News/Columns Nov 2020

The Great Outdoors, by Larry Whiteley

The Great Outdoors


 It has always been surprising to me that many people choose not to vote. Voting is an important part of our democracy. It was even more surprising to me, or maybe a better word is shocked, when I recently read in an outdoors magazine that 30 to 50 percent of licensed hunters don’t vote regularly. More than 35 percent skipped the last elections. Even more shocking to me was a third of licensed hunters aren’t even registered to vote. I searched online to see if I could find the same voting information about fishermen. I couldn’t but if I had I am afraid it would probably be similar.

I know many people may feel that their vote doesn’t really count but they are wrong. There are plenty of reasons you should vote. Voting is a crucial, meaningful way to express yourself and support the people and issues you care about. Take the time to find out how candidates stand on outdoor issues as well as everything else.

No matter what side of the political divide you are on, your voice is an important one. Elections also matter to fishing, hunting and all our other beloved outdoor pursuits. They matter for your kids, grandkids and future generations too.

Like President Abraham Lincoln once said, “Elections belong to the people. It’s their decision. If they decide to turn their back on the fire and burn their behinds, then they will just have to sit on their blisters.”


 You fishermen who like to use live worms for bait won’t believe this. There are about 2,700 varieties of earthworms. Over one million earthworms can inhabit a single acre of land. The Australian Giant Gippsland earthworm can grow up to 12-feet. You think that’s big? The largest earthworm ever recorded was found in South Africa and measured 22-feet. Can you imagine how big the fish are they catch with those things?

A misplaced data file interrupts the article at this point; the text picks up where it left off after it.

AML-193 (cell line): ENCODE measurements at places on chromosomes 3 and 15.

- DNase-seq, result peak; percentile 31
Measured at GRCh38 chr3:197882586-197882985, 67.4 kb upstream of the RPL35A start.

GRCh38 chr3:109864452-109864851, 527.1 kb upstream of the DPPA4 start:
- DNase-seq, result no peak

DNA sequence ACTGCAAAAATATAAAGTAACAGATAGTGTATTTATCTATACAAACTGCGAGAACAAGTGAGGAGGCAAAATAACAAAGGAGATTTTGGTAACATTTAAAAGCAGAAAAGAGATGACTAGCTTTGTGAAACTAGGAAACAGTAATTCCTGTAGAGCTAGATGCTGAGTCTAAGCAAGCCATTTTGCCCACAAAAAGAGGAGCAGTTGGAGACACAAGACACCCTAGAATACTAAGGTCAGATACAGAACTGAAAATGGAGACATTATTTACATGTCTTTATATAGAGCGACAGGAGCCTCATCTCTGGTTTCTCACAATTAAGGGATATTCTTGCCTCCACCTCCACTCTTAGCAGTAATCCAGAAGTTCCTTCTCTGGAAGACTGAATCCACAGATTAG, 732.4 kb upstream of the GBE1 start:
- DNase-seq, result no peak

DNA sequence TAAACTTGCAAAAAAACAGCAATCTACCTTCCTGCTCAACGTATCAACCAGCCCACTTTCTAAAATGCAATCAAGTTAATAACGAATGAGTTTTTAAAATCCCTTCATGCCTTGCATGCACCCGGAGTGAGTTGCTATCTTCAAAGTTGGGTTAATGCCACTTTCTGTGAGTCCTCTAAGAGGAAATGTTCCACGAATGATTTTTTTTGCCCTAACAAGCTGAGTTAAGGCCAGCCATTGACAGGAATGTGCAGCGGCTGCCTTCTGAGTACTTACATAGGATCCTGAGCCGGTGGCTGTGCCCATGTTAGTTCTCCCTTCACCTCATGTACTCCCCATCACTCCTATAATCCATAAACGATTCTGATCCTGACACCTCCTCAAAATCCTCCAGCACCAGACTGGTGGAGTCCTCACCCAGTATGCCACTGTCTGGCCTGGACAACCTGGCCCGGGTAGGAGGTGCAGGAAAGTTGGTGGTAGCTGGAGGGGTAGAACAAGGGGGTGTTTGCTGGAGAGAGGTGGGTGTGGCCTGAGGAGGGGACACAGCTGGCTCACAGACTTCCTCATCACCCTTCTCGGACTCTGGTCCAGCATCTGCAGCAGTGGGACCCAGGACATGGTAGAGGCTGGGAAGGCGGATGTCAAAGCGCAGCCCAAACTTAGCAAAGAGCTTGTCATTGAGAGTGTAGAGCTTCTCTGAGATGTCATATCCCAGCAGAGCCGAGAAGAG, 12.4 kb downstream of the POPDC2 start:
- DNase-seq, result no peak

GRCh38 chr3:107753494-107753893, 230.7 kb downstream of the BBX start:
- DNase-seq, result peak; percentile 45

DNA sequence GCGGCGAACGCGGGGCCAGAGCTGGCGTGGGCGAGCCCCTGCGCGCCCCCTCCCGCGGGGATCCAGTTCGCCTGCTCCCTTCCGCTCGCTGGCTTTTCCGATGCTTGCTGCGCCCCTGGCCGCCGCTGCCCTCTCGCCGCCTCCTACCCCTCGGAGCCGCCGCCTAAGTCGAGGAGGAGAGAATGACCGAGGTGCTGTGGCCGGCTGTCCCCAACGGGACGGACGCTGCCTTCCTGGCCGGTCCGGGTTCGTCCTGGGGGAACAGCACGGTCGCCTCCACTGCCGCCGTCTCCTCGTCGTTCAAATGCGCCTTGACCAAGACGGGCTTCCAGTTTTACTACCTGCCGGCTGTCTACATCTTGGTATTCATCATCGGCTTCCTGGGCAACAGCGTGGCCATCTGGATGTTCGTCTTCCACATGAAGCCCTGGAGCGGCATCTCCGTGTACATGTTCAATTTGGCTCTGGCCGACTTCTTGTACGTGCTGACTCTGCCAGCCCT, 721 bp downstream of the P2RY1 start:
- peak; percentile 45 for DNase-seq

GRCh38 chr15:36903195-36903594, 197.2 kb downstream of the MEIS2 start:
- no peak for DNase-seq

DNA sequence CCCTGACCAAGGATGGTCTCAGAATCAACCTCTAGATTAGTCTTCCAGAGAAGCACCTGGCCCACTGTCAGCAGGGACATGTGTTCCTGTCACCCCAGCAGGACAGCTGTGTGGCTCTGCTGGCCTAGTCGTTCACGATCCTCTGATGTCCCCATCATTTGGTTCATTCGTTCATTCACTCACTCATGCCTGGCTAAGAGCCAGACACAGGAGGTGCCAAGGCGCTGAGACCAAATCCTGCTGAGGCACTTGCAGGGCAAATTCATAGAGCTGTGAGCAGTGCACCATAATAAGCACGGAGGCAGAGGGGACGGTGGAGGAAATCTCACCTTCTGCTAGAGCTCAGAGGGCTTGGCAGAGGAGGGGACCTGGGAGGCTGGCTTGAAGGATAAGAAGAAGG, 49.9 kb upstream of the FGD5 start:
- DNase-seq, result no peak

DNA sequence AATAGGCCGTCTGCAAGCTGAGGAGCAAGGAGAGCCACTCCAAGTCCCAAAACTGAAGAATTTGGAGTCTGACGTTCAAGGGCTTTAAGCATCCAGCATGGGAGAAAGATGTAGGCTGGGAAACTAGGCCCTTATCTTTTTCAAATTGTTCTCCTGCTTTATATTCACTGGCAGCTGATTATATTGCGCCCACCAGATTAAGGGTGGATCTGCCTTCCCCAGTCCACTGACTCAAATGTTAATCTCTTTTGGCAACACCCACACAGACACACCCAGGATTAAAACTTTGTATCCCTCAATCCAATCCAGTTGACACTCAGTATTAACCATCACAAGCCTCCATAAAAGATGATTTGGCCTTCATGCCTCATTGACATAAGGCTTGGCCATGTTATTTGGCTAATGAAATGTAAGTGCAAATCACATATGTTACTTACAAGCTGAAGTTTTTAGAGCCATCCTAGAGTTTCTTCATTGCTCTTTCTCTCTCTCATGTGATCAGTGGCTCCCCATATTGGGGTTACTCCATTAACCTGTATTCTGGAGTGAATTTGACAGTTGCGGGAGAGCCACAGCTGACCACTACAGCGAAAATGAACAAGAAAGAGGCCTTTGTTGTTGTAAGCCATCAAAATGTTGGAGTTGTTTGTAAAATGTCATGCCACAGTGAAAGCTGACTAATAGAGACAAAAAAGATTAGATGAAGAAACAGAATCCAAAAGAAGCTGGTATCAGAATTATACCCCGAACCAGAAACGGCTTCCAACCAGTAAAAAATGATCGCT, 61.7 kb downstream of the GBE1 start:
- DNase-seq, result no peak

A lot of crappie lakes help provide cooling water for nearby power plants. In winter, look for crappie in the warm water near the lakes discharge outlets.

You might have to move around some to find them. Sometimes power plant current tends to hug the shore or it may curve off shore. A temperature gauge can help you find the right temperature where crappie are most likely to be.


We should be thankful we live in a country where we can express our thoughts, have the right to vote for whoever or whatever we want, have the right to bear arms and worship as we please. That’s the reason the Pilgrims came to America. There is no other holiday so characteristically American as Thanksgiving.

This thanksgiving we also need to be thankful for our healthcare workers and first responders that have been on the front lines during this year of pandemic. We need to be thankful for our law enforcement people as they continue to deal with protests and civil unrest. And, as always, we need to be thankful for our military men and women that have served or are serving.

God bless you all and Happy Thanksgiving!


Give thanks for unknown blessings already on their way. ~ Native American Saying

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